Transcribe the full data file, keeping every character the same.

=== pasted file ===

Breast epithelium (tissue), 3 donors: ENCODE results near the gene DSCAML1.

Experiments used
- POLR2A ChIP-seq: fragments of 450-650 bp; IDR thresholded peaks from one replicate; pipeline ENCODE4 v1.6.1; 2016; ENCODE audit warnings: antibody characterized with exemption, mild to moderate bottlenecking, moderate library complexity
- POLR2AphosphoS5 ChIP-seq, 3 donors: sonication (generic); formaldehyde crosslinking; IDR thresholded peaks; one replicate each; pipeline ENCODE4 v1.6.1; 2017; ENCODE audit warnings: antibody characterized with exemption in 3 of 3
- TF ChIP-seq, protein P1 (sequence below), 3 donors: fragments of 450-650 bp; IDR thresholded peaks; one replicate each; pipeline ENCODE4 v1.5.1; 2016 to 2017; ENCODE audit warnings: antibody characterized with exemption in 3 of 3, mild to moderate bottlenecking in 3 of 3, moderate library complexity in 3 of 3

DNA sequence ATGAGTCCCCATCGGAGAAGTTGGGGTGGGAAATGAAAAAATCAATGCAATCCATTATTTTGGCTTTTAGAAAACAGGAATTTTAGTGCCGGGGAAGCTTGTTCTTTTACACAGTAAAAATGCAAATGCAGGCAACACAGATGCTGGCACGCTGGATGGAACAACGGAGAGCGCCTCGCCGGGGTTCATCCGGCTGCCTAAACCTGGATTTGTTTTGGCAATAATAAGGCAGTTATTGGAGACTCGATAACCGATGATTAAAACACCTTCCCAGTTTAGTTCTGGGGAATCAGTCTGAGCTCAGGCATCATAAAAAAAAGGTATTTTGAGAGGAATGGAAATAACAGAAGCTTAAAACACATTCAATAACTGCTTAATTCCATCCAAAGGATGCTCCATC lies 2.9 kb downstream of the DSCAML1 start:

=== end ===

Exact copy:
Breast epithelium (tissue), 3 donors: ENCODE results near the gene DSCAML1.

Experiments used
- POLR2A ChIP-seq: fragments of 450-650 bp; IDR thresholded peaks from one replicate; pipeline ENCODE4 v1.6.1; 2016; ENCODE audit warnings: antibody characterized with exemption, mild to moderate bottlenecking, moderate library complexity
- POLR2AphosphoS5 ChIP-seq, 3 donors: sonication (generic); formaldehyde crosslinking; IDR thresholded peaks; one replicate each; pipeline ENCODE4 v1.6.1; 2017; ENCODE audit warnings: antibody characterized with exemption in 3 of 3
- TF ChIP-seq, protein P1 (sequence below), 3 donors: fragments of 450-650 bp; IDR thresholded peaks; one replicate each; pipeline ENCODE4 v1.5.1; 2016 to 2017; ENCODE audit warnings: antibody characterized with exemption in 3 of 3, mild to moderate bottlenecking in 3 of 3, moderate library complexity in 3 of 3

DNA sequence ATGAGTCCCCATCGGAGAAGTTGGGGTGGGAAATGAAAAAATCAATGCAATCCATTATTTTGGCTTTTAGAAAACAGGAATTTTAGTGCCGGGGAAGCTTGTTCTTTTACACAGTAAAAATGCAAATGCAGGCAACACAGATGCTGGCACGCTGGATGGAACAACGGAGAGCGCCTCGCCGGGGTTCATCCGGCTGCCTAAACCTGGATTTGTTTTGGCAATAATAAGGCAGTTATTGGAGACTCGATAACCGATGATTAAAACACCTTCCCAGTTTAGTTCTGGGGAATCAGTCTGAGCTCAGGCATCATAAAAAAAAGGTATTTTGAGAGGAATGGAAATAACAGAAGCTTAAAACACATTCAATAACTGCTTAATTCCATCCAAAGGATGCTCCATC lies 2.9 kb downstream of the DSCAML1 start: